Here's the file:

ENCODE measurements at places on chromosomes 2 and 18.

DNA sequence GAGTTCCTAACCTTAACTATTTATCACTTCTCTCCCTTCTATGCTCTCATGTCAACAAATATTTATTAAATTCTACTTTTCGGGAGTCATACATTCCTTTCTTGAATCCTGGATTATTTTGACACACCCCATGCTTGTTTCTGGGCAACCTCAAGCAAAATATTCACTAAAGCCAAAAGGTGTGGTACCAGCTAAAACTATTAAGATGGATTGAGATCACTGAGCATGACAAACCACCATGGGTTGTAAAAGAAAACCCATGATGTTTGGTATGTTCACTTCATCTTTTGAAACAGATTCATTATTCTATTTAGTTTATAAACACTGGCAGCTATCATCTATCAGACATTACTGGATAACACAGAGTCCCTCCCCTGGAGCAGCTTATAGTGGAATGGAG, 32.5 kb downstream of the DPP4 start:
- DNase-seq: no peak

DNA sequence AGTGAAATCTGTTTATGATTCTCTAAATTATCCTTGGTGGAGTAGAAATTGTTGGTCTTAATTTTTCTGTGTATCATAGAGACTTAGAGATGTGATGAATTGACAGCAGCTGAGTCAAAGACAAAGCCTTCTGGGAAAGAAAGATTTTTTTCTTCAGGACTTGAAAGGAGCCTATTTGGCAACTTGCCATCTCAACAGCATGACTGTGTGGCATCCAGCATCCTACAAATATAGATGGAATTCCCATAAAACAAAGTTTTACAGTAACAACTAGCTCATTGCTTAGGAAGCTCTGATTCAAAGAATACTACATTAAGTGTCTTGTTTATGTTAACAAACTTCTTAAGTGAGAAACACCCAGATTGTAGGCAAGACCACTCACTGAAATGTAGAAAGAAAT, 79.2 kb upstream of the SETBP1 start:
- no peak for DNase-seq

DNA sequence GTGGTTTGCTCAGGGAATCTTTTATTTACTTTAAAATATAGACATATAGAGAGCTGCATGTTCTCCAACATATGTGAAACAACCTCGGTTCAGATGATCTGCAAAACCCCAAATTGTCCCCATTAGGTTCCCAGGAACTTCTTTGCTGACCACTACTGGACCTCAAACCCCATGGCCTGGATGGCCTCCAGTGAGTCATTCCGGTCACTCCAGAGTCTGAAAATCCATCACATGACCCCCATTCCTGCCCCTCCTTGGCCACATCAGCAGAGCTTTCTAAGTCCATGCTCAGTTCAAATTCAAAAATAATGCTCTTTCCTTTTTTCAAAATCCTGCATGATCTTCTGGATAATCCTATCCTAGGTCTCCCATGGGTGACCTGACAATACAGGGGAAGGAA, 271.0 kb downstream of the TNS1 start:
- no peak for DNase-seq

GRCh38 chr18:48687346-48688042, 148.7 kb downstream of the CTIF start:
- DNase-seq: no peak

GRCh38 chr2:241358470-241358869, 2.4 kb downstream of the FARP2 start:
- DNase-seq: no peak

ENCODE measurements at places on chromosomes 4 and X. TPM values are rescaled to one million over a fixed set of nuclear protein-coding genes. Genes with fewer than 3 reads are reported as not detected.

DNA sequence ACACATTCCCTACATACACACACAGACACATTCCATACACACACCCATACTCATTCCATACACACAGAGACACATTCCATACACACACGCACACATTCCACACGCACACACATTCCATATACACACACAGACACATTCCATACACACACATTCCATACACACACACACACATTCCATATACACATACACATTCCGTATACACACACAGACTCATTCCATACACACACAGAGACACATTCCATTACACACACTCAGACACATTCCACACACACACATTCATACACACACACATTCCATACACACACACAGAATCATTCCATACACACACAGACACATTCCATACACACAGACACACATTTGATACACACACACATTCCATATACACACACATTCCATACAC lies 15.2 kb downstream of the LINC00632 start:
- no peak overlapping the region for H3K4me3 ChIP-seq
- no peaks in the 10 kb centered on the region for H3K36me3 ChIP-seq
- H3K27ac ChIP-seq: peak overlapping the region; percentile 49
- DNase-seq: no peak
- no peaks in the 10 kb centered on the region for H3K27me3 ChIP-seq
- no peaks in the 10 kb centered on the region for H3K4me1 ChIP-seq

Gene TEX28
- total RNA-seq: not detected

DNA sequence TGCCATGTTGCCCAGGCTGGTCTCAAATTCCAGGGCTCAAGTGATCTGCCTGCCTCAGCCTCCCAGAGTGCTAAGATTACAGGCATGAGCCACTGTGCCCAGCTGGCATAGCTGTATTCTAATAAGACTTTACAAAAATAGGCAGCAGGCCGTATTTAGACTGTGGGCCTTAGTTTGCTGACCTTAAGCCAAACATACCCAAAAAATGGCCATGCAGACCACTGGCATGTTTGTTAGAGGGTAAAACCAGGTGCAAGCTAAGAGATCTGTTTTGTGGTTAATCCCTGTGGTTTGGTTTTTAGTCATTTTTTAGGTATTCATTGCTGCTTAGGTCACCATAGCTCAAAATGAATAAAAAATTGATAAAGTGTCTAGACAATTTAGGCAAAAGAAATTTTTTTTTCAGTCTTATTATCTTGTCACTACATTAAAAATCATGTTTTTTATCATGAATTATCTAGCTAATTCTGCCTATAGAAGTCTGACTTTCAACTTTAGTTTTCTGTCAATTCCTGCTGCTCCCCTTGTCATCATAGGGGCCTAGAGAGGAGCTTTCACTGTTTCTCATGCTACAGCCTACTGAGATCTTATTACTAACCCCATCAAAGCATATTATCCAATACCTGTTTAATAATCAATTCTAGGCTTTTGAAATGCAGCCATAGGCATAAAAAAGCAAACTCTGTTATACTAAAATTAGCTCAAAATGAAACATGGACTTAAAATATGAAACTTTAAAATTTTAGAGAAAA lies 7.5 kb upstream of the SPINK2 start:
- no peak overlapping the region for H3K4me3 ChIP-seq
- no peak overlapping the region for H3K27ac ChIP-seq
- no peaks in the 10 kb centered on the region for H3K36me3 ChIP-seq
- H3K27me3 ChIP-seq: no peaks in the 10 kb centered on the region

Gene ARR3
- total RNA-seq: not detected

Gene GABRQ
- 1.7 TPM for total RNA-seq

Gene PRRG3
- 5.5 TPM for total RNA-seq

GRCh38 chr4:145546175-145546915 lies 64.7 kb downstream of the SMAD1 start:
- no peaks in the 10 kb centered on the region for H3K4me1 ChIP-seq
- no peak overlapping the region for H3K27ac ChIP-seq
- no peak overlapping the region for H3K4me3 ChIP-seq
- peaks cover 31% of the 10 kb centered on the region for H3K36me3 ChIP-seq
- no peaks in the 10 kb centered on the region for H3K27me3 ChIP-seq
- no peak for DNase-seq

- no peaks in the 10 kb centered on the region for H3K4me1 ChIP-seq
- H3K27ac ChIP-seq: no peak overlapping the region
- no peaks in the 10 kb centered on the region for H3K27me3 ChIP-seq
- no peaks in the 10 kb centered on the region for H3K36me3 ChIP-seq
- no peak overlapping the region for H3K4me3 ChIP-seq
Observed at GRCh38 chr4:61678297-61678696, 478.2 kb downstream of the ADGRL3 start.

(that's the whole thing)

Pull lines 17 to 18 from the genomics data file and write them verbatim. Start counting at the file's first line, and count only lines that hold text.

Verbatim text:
- DNase-seq: no peak
- no peaks in the 10 kb centered on the region for H3K27me3 ChIP-seq